Assuming that sanctuaries become the only way cetaceans are held under managed care, and assuming that facilities each keep a donation model, one could conceive of a competition between sanctuaries for the little funding available from the public. This would also cut into funding for wild conservation projects, as a limited number of whale causes would garner enough public attention to fund this way. This funding competition may have serious implications for more ecologically salient cetacean conservation causes. Considering accidental births and potential long lifespans, if the above welfare issues can be sorted, we are still anticipating decades of support for numerous sanctuaries in which no lapse in funding can occur. As we saw, the Whale Sanctuary Project experienced funding issues during COVID-19 and would have been unable to support their animals if they had any. One could say the same is true about zoos and aquariums, however. Because they are not running on a nonprofit donation model and have multiple revenue streams, they may be more resistant to global crisis. However, a key question remains. When a zoo goes out of business, their animals can go to other zoos. What happens when a sanctuary goes out of business, especially if there are not many of them and/or animals cannot be transferred between them? Are the taxpayers expected to cover the costs? Funding challenges for sanctuaries are not unique to cetaceans; dog shelters and horse/primate sanctuaries can also struggle to secure funding to support their facilities [111]. However, housing cetaceans is more logistically fraught with high costs, the necessity for intricate planning, fewer sister facilities with expertise in these animals, and difficulties in relocating animals in emergency situations (especially across international borders like the one between the U.S. and Canada).

5. Messaging around Sanctuaries

The messaging around sanctuaries often conveys a sense of simplicity, dulling the public into a misguided view that housing animals this way is easy. In some cases, it is also misleading. On 3 September 2018, the Whale and Dolphin Conservation (WDC) published a graphic on their Facebook page promoting the Sea Life Beluga move with a caption beginning with “Little Grey and Little White are getting ready for their long journey to freedom!” (Figure 4). This highlights one of the greatest issues of confusion around sanctuaries in that there is a promise of freedom that is misleading. Sanctuaries are a form of captivity [24], and if freedom is defined as the ability of the animals to go anywhere without barrier, then this is not freedom. Moreover, language like that provides a permission structure for the public to tune out, as justice is now served. This gets back to the problem with the term “sanctuary”. It is a powerful word, one that has the ability to convince a busy and distracted public that refuge and restitution have been achieved for animals that may be perceived as mistreated. As Karen S. Emmerman pointed out in her chapter for Lori Gruen’s The Ethics of Captivity:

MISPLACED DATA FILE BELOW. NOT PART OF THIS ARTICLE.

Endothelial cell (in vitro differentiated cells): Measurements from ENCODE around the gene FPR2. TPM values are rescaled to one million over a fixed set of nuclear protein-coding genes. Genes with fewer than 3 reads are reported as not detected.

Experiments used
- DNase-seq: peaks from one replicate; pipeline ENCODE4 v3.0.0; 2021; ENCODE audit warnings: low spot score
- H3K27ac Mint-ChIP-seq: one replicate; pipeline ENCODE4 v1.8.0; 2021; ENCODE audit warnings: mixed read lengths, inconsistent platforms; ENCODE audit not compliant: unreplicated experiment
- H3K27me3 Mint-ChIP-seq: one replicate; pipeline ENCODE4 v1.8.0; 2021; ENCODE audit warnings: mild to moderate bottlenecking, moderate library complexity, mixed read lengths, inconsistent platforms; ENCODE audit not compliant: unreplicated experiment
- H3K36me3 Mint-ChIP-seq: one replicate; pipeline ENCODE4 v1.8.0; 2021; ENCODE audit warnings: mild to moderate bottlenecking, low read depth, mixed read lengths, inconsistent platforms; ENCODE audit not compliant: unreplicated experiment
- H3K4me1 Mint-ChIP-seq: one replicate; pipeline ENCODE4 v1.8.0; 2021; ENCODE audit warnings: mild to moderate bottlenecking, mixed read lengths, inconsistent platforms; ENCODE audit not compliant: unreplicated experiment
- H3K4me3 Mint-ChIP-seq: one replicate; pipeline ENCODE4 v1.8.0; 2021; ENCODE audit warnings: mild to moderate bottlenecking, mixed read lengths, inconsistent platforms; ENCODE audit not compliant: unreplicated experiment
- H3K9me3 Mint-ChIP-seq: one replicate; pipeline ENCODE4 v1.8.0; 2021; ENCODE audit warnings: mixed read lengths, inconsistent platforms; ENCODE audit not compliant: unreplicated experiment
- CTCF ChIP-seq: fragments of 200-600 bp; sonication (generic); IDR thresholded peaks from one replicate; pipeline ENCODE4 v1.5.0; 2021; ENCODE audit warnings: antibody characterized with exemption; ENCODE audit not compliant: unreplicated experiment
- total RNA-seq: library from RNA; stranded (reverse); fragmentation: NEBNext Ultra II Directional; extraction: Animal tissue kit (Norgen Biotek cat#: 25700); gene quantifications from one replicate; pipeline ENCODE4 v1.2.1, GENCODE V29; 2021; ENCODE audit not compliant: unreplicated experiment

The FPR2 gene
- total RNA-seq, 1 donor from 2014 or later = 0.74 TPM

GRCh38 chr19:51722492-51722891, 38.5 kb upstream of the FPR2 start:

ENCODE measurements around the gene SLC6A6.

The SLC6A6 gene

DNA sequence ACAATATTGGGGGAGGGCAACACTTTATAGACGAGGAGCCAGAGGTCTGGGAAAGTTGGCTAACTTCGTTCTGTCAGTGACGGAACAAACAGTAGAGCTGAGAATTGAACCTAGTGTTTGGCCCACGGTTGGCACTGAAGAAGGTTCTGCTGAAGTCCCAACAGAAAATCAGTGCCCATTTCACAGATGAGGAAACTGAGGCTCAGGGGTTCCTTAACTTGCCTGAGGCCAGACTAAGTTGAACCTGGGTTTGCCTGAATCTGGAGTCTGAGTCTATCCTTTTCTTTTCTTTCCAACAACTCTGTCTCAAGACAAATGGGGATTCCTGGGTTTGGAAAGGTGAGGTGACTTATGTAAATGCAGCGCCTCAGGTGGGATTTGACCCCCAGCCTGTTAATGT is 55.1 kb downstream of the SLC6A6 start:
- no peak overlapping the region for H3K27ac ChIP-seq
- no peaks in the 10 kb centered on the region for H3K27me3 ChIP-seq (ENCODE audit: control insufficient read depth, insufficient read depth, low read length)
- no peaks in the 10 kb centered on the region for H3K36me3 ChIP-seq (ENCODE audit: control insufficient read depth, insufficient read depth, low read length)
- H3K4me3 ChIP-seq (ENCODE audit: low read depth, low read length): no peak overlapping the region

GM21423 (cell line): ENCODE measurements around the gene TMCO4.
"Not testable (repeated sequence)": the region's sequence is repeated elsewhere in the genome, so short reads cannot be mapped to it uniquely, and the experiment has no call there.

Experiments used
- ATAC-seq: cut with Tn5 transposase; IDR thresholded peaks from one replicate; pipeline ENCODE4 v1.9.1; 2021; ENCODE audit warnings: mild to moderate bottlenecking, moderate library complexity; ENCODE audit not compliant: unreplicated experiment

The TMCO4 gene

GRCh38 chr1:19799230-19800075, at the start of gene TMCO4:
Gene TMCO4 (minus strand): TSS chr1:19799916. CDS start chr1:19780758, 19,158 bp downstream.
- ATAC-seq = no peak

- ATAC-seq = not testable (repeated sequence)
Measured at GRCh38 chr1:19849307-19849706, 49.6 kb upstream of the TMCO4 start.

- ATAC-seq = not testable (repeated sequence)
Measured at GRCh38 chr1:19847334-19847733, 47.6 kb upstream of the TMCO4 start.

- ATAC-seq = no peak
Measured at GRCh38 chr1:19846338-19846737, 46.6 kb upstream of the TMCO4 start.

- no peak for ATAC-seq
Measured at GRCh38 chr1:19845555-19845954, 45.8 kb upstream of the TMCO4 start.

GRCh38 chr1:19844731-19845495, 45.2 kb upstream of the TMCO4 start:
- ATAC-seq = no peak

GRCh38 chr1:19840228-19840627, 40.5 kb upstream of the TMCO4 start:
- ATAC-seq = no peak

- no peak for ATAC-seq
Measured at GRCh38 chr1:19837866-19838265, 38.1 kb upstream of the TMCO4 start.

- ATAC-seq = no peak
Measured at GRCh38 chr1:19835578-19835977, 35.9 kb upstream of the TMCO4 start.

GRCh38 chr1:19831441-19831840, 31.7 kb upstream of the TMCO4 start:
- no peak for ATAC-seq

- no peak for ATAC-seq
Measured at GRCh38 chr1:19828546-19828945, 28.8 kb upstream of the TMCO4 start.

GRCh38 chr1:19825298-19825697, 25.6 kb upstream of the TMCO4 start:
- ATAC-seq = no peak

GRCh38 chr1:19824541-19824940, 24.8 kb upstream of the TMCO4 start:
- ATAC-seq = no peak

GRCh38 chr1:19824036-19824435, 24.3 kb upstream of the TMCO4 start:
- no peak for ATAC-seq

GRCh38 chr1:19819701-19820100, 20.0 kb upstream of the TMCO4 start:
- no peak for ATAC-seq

“In the public‘s conscience, sighs of relief are common when we hear an animal has made her way to sanctuary. This relief often translates into a sense that the moral work is done with respect to that animal; that the moral universe has righted itself again, and we can turn our attention elsewhere”.
Figure 4. Sea Life Trust partner, Whale and Dolphin Conservation (WDC), Facebook post from 3 September 2018. The Facebook caption read, “Little Grey and Little White are getting ready for their long journey to freedom! They are two female beluga whales that were taken from the wild in Russian waters and are held in an aquarium in Shanghai, in an indoor pool, far from home, on public display to visitors. They are now getting ready to travel 5731 miles to the world’s first beluga whale sanctuary on Heimaey Island in Iceland that we are creating with SEA LIFE Trust. Our aim is to bring the belugas to a safe, natural environment which will support their mental and physical recovery away from their concrete tank and with much greater freedom over the way that they live their own lives!”.
Figure 4. Sea Life Trust partner, Whale and Dolphin Conservation (WDC), Facebook post from 3 September 2018. The Facebook caption read, “Little Grey and Little White are getting ready for their long journey to freedom! They are two female beluga whales that were taken from the wild in Russian waters and are held in an aquarium in Shanghai, in an indoor pool, far from home, on public display to visitors. They are now getting ready to travel 5731 miles to the world’s first beluga whale sanctuary on Heimaey Island in Iceland that we are creating with SEA LIFE Trust. Our aim is to bring the belugas to a safe, natural environment which will support their mental and physical recovery away from their concrete tank and with much greater freedom over the way that they live their own lives!”.